“And the twelve gates were twelve pearls; each one severally of the gates was of one pearl.” Such they appeared to men outside: something quite beyond nature. It is a description that alludes to the earthly Jerusalem; but in the latter city, what is really found existing in nature will be brought to adorn it. Here the beauty of the church is set forth by a supernatural imagery: each one of the gates was made out of one pearl. They are symbols which set forth the perfect and divine beauty that God will put upon His people. This is already true of them in Christ, but actually and personally will they thus shine in that day. Each gate being of one pearl would show, I suppose, the special likeness of Christ and fellowship with Christ, which God will grant to His people—to the church. In Matt. 13 we have, as I conceive, the Lord Jesus as a merchantman in quest of goodly pearls; who, when He had found one pearl of great price, went and sold all that He had and bought it. It is the beauty of the church, as viewed in God's mind, which, if one may say it, fascinated the Lord Jesus, so that He parted with all His earthly glory to get that pearl: a strong expression indeed, but not too strong to convey His appreciation of the church. But we know that, if the Lord saw any beauty in the church, it was all derived from Himself. He saw the church as she was in the mind and purpose of God, and sells all, that He might purchase this pearl of great price, which after all is but the reflection of His own beauty. So here, the spotless pearl, the perfection of moral beauty, that had been so precious in the eyes of Christ, is the figure of what, even at the entrance, will appear in the eyes of men and angels.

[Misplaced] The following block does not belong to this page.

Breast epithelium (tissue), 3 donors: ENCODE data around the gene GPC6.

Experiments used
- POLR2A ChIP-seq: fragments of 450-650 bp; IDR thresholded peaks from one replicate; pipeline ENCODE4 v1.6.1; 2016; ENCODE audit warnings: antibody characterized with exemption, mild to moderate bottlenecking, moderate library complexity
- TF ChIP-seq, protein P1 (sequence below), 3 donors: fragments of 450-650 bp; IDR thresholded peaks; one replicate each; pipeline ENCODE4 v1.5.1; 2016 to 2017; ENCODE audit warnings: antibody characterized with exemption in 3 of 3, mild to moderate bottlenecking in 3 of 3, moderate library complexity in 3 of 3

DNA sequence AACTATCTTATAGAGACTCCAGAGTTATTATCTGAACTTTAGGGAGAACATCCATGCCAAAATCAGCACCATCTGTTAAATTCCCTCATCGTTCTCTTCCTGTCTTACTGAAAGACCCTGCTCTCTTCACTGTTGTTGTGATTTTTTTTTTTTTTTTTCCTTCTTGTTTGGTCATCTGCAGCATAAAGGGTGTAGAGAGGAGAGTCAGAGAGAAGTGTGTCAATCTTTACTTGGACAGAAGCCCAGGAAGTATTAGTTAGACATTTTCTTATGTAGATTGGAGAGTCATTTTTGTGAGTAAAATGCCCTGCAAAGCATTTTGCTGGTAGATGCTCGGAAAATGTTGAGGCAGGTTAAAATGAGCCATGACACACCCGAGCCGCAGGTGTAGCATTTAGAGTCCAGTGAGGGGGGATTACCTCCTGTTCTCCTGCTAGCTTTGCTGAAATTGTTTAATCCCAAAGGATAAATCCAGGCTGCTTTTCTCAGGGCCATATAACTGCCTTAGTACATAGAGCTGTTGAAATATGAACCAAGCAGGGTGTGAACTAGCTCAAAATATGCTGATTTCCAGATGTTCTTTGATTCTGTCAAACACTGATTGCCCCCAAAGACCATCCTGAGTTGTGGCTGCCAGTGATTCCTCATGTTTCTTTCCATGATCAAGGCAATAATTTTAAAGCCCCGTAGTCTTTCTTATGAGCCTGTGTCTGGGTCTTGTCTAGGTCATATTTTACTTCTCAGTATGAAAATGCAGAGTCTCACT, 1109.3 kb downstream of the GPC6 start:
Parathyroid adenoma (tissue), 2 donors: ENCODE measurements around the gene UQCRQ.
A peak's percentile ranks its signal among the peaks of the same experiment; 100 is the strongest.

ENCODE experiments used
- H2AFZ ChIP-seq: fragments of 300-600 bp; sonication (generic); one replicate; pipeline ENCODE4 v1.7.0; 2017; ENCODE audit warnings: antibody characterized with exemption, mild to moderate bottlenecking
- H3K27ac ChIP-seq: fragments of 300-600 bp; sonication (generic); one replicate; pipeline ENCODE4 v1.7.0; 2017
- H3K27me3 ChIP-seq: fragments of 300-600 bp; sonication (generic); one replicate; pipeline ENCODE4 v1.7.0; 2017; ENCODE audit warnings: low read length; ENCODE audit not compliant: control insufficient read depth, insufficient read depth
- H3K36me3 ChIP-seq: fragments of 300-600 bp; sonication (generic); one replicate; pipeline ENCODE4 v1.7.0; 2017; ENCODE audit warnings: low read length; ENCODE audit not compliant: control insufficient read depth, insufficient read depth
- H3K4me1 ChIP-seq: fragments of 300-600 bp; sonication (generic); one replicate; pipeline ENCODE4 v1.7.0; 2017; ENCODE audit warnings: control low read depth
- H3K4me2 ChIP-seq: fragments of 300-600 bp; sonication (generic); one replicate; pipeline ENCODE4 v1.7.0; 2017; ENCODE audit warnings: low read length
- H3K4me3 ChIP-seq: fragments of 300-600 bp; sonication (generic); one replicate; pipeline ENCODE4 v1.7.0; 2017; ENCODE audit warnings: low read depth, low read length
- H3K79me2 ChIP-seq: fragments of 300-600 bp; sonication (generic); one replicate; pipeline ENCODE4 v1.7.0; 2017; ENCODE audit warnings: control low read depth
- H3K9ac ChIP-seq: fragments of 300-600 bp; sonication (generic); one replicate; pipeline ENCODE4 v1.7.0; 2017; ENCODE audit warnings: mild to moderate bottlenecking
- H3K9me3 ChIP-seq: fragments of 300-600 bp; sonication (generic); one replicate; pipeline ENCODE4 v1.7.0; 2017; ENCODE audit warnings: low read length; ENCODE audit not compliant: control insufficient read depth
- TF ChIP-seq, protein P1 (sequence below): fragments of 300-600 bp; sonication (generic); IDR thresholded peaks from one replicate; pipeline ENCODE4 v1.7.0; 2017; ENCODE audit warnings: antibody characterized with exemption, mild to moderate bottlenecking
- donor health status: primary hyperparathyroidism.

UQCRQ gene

“And I saw no temple therein: for the Lord God, the Almighty, is its temple, and the Lamb.” (Ver. 22.) This is very important. For perhaps some one may say, What has all this to do with the saint now? I answer, The world must wait for the day of glory to see the beauty of the church. And we, like the world, are so often unbelieving, that we are apt to see only the dark painful circumstances of the church, if we escape the delusive dream of an improving Christendom. Which of us carries habitually constantly, in our hearts the delight of the Lord Jesus in opening out what the church is going to be—nay, what it is in His eye and to His heart? Our unbelief as to this is one main secret source of our murmuring and rebellious spirit. I do not say that we ought not to feel the failure of God's church, as things are on earth: God forbid such a thought! But we might feel it More lovingly and more keenly too, had we a deeper sense of its nearness to Christ and the glory it is soon to shine in. A good deal of what we feel, when evil is seen in the children of God, is because self is touched, We are all inclined to deal hardly enough with a person's vanity, pride, or things of the kind. Why? Is it not too frequently because it wounds us? We have possibly not had the share of respect and importance to which we fancied ourselves entitled, and we are readily sore about it. But this is not according to Christ. Not that we should be insensible to the ways of the flesh and the world, but we should feel all with Christ and not for ourselves. What can enable us'? Nothing but the heart filled with Christ and the exceedingly blessed place in which He puts us. We are called to exhibit the Lord Jesus now. It is not merely that we are to be members of His flesh, and of His bones, but that so we are now; and therefore love and desire for God's glory would lead us to seek ways answering to this in the Church and before men. What God will show to the whole universe by and by, He would have us to look for in His people now.